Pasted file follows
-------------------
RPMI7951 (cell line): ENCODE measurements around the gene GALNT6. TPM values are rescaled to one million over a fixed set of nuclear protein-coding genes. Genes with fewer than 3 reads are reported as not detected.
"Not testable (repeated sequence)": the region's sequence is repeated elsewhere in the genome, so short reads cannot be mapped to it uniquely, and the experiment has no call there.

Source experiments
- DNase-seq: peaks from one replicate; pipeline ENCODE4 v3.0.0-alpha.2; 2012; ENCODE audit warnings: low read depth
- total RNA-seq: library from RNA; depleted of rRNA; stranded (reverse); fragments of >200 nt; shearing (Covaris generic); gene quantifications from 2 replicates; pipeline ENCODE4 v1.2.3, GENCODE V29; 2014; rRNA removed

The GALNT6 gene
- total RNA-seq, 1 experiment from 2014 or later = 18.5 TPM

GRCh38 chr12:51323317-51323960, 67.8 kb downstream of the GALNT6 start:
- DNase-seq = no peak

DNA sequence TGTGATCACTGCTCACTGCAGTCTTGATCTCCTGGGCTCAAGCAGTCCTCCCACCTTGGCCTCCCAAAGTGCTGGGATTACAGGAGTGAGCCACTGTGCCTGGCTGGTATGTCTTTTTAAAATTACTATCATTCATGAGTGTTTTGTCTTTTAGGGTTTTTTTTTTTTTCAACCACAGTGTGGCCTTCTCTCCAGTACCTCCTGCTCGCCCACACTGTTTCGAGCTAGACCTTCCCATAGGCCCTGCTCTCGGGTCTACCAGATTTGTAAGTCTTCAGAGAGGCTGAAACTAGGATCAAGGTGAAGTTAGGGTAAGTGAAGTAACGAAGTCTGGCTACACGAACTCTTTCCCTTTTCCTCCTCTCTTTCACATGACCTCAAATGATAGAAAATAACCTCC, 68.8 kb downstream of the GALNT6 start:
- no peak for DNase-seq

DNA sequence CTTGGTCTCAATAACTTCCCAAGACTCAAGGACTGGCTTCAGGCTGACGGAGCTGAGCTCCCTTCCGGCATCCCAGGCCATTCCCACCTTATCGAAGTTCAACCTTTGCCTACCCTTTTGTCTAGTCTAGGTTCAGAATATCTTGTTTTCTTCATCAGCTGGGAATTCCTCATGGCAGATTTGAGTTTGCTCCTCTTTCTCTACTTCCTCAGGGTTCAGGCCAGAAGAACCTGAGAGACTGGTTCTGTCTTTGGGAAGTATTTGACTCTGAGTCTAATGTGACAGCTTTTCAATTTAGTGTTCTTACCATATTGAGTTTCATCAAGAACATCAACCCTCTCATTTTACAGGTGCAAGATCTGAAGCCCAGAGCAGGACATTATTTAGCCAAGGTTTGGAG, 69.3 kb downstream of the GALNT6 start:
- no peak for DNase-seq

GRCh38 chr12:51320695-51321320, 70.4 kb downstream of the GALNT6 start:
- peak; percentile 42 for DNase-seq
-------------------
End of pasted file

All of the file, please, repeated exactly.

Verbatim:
RPMI7951 (cell line): ENCODE measurements around the gene GALNT6. TPM values are rescaled to one million over a fixed set of nuclear protein-coding genes. Genes with fewer than 3 reads are reported as not detected.
"Not testable (repeated sequence)": the region's sequence is repeated elsewhere in the genome, so short reads cannot be mapped to it uniquely, and the experiment has no call there.

Source experiments
- DNase-seq: peaks from one replicate; pipeline ENCODE4 v3.0.0-alpha.2; 2012; ENCODE audit warnings: low read depth
- total RNA-seq: library from RNA; depleted of rRNA; stranded (reverse); fragments of >200 nt; shearing (Covaris generic); gene quantifications from 2 replicates; pipeline ENCODE4 v1.2.3, GENCODE V29; 2014; rRNA removed

The GALNT6 gene
- total RNA-seq, 1 experiment from 2014 or later = 18.5 TPM

GRCh38 chr12:51323317-51323960, 67.8 kb downstream of the GALNT6 start:
- DNase-seq = no peak

DNA sequence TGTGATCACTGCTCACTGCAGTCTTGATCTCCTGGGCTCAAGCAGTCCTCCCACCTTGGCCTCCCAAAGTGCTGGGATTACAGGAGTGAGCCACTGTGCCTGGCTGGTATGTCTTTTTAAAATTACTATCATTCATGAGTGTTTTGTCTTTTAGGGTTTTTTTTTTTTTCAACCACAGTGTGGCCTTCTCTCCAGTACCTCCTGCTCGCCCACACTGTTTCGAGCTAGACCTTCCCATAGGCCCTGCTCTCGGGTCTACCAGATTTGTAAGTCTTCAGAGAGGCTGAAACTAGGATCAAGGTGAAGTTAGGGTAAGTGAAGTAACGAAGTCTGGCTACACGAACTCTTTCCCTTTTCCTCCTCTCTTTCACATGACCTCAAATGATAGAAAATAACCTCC, 68.8 kb downstream of the GALNT6 start:
- no peak for DNase-seq

DNA sequence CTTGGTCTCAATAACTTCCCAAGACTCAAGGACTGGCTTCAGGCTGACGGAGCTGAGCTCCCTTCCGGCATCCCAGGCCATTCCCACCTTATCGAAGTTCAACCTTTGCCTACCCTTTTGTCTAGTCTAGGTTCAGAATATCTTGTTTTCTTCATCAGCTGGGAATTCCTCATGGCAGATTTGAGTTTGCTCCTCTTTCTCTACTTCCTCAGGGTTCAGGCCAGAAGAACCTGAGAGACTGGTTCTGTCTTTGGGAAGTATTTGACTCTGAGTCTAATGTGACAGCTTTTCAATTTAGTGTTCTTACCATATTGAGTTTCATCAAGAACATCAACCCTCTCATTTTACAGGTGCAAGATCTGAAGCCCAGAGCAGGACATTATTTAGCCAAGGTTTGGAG, 69.3 kb downstream of the GALNT6 start:
- no peak for DNase-seq

GRCh38 chr12:51320695-51321320, 70.4 kb downstream of the GALNT6 start:
- peak; percentile 42 for DNase-seq